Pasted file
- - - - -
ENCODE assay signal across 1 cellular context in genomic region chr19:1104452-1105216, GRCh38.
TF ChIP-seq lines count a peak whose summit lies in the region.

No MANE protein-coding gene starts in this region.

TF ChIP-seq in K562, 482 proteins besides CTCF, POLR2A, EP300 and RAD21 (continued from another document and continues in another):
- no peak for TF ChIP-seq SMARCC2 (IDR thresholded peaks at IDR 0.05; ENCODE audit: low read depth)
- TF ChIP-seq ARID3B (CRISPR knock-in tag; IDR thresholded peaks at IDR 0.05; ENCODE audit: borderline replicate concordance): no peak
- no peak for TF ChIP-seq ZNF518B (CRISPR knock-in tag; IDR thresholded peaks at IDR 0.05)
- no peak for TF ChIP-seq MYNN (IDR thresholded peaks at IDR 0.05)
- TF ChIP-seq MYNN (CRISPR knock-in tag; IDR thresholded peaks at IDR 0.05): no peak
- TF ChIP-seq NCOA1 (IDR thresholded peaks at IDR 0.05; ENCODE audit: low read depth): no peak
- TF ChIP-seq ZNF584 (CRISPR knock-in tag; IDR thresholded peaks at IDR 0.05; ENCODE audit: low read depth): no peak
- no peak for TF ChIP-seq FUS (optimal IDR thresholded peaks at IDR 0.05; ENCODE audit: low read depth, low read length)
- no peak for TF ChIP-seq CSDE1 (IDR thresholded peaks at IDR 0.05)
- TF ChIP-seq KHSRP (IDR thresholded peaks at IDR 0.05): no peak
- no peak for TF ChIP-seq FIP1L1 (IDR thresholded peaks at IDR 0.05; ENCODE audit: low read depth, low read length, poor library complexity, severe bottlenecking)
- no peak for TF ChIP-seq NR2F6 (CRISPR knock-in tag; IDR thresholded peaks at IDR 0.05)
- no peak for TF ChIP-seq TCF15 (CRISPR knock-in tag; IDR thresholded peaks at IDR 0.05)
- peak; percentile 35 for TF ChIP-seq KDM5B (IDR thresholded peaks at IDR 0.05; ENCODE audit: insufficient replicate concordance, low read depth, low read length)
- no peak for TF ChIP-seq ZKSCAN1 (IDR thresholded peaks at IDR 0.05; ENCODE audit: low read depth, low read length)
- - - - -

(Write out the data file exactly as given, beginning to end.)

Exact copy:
ENCODE assay signal across 1 cellular context in genomic region chr19:1104452-1105216, GRCh38.
TF ChIP-seq lines count a peak whose summit lies in the region.

No MANE protein-coding gene starts in this region.

TF ChIP-seq in K562, 482 proteins besides CTCF, POLR2A, EP300 and RAD21 (continued from another document and continues in another):
- no peak for TF ChIP-seq SMARCC2 (IDR thresholded peaks at IDR 0.05; ENCODE audit: low read depth)
- TF ChIP-seq ARID3B (CRISPR knock-in tag; IDR thresholded peaks at IDR 0.05; ENCODE audit: borderline replicate concordance): no peak
- no peak for TF ChIP-seq ZNF518B (CRISPR knock-in tag; IDR thresholded peaks at IDR 0.05)
- no peak for TF ChIP-seq MYNN (IDR thresholded peaks at IDR 0.05)
- TF ChIP-seq MYNN (CRISPR knock-in tag; IDR thresholded peaks at IDR 0.05): no peak
- TF ChIP-seq NCOA1 (IDR thresholded peaks at IDR 0.05; ENCODE audit: low read depth): no peak
- TF ChIP-seq ZNF584 (CRISPR knock-in tag; IDR thresholded peaks at IDR 0.05; ENCODE audit: low read depth): no peak
- no peak for TF ChIP-seq FUS (optimal IDR thresholded peaks at IDR 0.05; ENCODE audit: low read depth, low read length)
- no peak for TF ChIP-seq CSDE1 (IDR thresholded peaks at IDR 0.05)
- TF ChIP-seq KHSRP (IDR thresholded peaks at IDR 0.05): no peak
- no peak for TF ChIP-seq FIP1L1 (IDR thresholded peaks at IDR 0.05; ENCODE audit: low read depth, low read length, poor library complexity, severe bottlenecking)
- no peak for TF ChIP-seq NR2F6 (CRISPR knock-in tag; IDR thresholded peaks at IDR 0.05)
- no peak for TF ChIP-seq TCF15 (CRISPR knock-in tag; IDR thresholded peaks at IDR 0.05)
- peak; percentile 35 for TF ChIP-seq KDM5B (IDR thresholded peaks at IDR 0.05; ENCODE audit: insufficient replicate concordance, low read depth, low read length)
- no peak for TF ChIP-seq ZKSCAN1 (IDR thresholded peaks at IDR 0.05; ENCODE audit: low read depth, low read length)